On my ABS bike, the procedure is to stop and hold down the button until the light blinks. (I'll try briefly hitting the kill switch while in motion and see if that turns it off.). Then AFAIK it doesn't turn back on again unless I stop and turn the bike off & on. I would prefer it to be more easily switchable. My usual "problem" is that after a stop, I forget to turn it off again and then find myself riding along saying "shit I wish that was off".

I don't doubt it could be useful on pavement so don't necessarily want it disabled all the time since most of my big bike miles are indeed on pavement. IIRC, the more off-road oriented (higher ground clearance) version of my bike doesn't have ABS at all.
Good point man. I agree with you.
I was making a reference to that particular video.
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Old 08-28-2013, 09:59 PM   #62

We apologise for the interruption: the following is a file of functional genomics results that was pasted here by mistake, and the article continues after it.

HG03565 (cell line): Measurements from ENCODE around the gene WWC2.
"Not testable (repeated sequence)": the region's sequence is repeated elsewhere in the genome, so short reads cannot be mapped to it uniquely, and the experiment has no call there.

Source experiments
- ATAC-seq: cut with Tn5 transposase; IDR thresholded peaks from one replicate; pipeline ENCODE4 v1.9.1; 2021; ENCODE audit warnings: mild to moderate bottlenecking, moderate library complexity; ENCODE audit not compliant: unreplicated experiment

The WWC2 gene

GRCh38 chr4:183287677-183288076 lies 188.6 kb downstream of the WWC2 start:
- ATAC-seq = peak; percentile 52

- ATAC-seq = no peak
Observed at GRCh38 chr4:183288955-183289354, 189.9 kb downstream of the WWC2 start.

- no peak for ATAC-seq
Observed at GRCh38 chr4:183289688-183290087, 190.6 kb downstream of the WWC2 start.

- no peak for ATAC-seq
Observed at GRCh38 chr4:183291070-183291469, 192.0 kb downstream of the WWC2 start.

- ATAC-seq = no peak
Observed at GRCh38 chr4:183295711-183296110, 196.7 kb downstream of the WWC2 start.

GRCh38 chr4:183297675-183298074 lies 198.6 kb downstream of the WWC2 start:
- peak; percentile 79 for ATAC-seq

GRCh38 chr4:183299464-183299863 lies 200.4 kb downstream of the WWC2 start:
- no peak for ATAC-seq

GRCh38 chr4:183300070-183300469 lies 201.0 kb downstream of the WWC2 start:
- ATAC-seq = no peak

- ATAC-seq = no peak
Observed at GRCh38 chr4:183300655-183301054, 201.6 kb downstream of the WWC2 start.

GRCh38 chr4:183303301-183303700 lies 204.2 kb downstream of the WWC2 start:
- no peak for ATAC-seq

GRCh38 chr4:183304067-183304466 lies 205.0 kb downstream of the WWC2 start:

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Originally Posted by viverrid View Post
And braking without clutch will result in a stall.
And again are you speaking from experience?

nlp
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Old 08-28-2013, 10:01 PM   #63
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Originally Posted by MotoTex View Post
On the Tiger 800XC the ABS is programmed to allow the rear wheel to lock up when moving under some designated speed. I've done it. It works. Very kewl.
I was not aware of this feature. Thx...nlp
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Old 08-28-2013, 10:19 PM   #64